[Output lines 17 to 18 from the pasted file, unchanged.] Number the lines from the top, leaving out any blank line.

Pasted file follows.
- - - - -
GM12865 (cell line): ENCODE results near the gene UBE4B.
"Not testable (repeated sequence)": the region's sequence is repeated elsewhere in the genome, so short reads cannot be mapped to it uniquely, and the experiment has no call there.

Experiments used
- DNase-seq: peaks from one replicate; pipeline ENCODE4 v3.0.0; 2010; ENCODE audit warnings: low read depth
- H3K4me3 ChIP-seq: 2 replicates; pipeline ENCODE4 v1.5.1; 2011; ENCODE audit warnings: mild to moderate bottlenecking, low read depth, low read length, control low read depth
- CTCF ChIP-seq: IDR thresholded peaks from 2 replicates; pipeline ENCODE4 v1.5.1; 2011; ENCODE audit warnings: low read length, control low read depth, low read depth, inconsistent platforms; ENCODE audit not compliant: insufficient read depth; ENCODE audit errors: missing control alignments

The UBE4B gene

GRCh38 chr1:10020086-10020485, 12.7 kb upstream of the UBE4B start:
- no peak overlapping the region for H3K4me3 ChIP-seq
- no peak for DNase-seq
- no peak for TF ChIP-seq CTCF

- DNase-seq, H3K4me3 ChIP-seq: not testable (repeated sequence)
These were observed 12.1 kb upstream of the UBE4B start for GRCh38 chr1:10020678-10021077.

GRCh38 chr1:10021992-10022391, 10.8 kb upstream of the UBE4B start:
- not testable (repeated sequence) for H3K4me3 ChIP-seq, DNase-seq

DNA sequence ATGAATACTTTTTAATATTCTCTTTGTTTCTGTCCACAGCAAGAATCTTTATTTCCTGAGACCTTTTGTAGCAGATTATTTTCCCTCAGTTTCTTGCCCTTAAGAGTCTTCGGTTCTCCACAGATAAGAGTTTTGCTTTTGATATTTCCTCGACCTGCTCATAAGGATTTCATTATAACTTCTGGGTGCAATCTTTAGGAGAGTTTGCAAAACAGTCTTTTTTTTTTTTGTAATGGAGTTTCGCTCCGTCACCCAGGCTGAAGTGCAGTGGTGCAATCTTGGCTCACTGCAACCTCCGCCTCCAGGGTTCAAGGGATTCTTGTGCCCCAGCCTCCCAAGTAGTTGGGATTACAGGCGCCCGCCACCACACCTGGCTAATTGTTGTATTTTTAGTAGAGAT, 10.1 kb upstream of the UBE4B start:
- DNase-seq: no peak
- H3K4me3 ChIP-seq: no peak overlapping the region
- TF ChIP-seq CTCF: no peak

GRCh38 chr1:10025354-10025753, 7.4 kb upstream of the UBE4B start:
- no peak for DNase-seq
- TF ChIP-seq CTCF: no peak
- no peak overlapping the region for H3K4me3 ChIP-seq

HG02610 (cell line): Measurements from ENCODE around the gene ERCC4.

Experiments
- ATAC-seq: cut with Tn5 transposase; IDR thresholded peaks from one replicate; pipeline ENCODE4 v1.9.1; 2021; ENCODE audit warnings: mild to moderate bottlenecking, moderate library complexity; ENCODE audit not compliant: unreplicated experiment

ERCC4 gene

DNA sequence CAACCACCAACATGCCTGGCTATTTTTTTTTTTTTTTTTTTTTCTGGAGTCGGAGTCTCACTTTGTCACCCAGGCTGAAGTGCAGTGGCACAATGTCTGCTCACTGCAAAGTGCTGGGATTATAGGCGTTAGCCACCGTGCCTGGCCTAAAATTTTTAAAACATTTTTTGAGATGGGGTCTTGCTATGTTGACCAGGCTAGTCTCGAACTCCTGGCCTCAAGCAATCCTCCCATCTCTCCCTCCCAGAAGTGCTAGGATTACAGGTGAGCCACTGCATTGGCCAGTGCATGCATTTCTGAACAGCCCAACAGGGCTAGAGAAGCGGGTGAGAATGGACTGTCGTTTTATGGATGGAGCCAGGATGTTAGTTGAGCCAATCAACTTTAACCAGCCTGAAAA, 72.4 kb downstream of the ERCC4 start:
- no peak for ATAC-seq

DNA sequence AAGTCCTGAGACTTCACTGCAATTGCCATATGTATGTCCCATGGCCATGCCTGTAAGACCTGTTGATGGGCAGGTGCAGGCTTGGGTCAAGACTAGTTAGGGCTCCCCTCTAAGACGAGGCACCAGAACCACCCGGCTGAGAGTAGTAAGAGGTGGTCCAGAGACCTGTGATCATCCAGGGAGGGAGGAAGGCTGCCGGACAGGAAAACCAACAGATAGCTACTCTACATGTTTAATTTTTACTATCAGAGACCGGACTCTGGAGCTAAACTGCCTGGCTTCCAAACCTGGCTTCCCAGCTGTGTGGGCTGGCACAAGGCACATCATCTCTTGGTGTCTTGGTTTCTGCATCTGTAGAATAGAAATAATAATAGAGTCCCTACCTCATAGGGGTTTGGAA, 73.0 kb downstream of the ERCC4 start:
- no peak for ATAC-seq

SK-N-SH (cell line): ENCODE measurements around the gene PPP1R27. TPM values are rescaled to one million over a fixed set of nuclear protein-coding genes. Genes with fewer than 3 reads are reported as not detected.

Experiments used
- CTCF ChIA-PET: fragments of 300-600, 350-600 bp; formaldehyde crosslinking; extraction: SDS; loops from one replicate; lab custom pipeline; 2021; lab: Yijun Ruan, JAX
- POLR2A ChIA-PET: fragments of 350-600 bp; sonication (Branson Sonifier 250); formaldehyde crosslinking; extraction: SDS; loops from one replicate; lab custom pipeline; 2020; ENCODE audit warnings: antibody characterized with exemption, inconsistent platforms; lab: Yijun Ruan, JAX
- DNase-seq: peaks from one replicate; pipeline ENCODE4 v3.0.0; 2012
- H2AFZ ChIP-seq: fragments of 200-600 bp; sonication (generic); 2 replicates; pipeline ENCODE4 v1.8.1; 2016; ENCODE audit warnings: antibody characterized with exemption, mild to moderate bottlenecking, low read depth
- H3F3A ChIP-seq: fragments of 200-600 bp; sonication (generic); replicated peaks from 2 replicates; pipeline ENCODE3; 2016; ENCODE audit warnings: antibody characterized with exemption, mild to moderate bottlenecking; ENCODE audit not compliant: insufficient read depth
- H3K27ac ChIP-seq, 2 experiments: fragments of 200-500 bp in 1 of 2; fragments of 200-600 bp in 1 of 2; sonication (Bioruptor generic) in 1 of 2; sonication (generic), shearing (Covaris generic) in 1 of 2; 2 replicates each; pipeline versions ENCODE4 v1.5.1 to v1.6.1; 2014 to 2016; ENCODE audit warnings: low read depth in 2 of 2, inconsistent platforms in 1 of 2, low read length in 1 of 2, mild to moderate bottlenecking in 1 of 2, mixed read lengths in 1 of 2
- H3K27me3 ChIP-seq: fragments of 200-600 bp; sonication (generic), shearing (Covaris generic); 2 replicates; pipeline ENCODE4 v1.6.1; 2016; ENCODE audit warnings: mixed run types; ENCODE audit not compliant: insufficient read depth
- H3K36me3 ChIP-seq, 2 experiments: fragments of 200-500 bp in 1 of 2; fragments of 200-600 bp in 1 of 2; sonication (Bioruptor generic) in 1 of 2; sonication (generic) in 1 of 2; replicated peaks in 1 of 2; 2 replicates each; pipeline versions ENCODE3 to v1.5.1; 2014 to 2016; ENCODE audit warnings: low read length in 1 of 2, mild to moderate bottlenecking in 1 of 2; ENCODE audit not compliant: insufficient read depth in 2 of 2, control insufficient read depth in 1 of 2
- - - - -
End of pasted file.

- DNase-seq: no peak
- H3K4me3 ChIP-seq: no peak overlapping the region